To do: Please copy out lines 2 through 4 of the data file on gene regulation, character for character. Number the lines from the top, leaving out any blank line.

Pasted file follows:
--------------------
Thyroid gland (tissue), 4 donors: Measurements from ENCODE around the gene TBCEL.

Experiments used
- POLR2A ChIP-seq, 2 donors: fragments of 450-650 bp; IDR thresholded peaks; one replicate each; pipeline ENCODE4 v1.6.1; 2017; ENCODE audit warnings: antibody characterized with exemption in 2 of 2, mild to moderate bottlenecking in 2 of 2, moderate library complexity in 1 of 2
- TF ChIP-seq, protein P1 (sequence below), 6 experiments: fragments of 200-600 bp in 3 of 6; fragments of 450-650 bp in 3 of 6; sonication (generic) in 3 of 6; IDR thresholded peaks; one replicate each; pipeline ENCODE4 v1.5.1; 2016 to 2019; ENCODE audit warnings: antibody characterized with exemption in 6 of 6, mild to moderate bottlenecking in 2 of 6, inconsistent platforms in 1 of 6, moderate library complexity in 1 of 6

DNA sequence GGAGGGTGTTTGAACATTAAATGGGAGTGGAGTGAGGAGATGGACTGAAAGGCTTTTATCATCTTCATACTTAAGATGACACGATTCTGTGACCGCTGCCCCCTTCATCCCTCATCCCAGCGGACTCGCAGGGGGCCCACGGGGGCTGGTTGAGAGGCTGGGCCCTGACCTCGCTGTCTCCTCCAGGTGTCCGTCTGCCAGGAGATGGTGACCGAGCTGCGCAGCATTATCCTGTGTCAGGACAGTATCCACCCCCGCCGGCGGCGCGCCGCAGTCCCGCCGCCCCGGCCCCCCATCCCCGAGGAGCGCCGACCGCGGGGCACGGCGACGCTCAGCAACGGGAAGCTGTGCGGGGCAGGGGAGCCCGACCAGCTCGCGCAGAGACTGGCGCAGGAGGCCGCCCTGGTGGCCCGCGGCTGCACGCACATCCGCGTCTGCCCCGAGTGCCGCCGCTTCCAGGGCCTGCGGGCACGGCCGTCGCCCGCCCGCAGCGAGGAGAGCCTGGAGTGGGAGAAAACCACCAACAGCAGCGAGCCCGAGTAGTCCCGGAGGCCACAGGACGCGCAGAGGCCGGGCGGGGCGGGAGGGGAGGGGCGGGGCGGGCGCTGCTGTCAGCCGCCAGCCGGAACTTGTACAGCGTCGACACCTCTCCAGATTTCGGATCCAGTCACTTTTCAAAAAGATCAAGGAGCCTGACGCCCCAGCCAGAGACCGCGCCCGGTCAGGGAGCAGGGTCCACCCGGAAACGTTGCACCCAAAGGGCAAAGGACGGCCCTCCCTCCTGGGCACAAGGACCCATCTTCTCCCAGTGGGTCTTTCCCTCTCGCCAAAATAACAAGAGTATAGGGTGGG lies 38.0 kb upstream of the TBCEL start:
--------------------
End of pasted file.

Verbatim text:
Experiments used
- POLR2A ChIP-seq, 2 donors: fragments of 450-650 bp; IDR thresholded peaks; one replicate each; pipeline ENCODE4 v1.6.1; 2017; ENCODE audit warnings: antibody characterized with exemption in 2 of 2, mild to moderate bottlenecking in 2 of 2, moderate library complexity in 1 of 2
- TF ChIP-seq, protein P1 (sequence below), 6 experiments: fragments of 200-600 bp in 3 of 6; fragments of 450-650 bp in 3 of 6; sonication (generic) in 3 of 6; IDR thresholded peaks; one replicate each; pipeline ENCODE4 v1.5.1; 2016 to 2019; ENCODE audit warnings: antibody characterized with exemption in 6 of 6, mild to moderate bottlenecking in 2 of 6, inconsistent platforms in 1 of 6, moderate library complexity in 1 of 6